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House bill would limit how long acting DOL secretaries can serve


Washington — A House committee has approved legislation that would set a limit on how long an acting secretary can lead the Department of Labor.

Advanced by the House Education and the Workforce Committee with a 23-19 vote on Sept. 14, the Department of Labor Succession Act (H.R. 4957) would amend the Federal Vacancies Reform Act of 1998. Under the law, the deputy labor secretary is to “perform the duties of the secretary until a successor is appointed.”

The move would limit the tenure of an acting secretary to seven months (210 days) from when a vacancy occurs or as long as a pending nomination is before the Senate. The law permits an additional seven months from the point when “the first nomination” is rejected by the Senate, withdrawn by the president or returned to the president (usually after the end of a calendar year).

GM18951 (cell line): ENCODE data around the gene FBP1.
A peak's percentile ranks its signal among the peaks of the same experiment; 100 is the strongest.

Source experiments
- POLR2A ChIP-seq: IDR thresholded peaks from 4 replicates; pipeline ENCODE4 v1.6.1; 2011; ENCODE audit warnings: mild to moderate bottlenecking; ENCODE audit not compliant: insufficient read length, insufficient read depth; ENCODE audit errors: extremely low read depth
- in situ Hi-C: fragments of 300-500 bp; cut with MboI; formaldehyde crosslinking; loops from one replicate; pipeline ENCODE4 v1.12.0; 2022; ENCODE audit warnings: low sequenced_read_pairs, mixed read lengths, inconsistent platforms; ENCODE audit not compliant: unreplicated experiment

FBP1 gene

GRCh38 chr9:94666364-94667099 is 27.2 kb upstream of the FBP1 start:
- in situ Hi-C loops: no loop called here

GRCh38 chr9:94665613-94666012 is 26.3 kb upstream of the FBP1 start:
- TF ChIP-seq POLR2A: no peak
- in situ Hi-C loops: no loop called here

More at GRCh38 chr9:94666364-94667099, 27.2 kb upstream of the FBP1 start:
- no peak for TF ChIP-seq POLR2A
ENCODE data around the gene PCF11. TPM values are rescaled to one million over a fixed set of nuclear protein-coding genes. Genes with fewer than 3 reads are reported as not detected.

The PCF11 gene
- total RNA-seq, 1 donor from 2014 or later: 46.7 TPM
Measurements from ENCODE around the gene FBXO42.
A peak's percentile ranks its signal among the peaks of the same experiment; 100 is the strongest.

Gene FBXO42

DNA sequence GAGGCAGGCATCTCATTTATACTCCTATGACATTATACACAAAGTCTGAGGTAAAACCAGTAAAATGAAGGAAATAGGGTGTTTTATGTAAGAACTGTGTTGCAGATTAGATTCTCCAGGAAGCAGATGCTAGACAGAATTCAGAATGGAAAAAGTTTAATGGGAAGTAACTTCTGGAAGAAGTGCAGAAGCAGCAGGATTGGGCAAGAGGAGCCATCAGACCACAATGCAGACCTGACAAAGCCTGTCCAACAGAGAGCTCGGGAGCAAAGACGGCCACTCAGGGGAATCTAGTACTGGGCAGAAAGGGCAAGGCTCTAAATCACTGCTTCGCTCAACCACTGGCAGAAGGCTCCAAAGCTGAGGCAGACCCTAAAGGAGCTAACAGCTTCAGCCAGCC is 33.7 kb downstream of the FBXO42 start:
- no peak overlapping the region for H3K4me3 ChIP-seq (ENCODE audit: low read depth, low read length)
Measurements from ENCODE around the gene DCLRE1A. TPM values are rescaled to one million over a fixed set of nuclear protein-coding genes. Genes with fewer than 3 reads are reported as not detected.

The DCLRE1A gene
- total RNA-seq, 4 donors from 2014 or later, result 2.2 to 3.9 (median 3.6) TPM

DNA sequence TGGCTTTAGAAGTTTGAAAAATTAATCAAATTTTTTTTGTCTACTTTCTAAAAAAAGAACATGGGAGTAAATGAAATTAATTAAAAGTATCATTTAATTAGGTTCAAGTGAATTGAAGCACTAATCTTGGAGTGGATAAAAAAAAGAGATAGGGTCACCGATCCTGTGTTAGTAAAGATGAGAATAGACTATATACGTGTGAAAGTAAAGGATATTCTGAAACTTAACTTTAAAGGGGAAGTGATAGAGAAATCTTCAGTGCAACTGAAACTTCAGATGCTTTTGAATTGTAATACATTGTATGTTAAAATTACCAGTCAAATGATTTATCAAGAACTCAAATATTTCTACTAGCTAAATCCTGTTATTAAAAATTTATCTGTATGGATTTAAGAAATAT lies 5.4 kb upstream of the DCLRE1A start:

Julie Su assumed the role of acting secretary in March, when then-Labor Secretary Marty Walsh stepped down to become the executive director of the National Hockey League Players’ Association. That same month, President Joe Biden nominated Su to succeed Walsh. The Senate Health, Education, Labor and Pensions Committee approved her nomination with an 11-10 party-line vote on April 26.

A Senate confirmation of Su’s nomination, however, appears to be at an impasse after Sen. Joe Manchin (D-WV) in July announced his opposition.

If Su’s nomination isn’t confirmed by Jan. 1, it would be returned to the White House. The president would have to resubmit her nomination, and Su would again need approval from the Senate HELP Committee.

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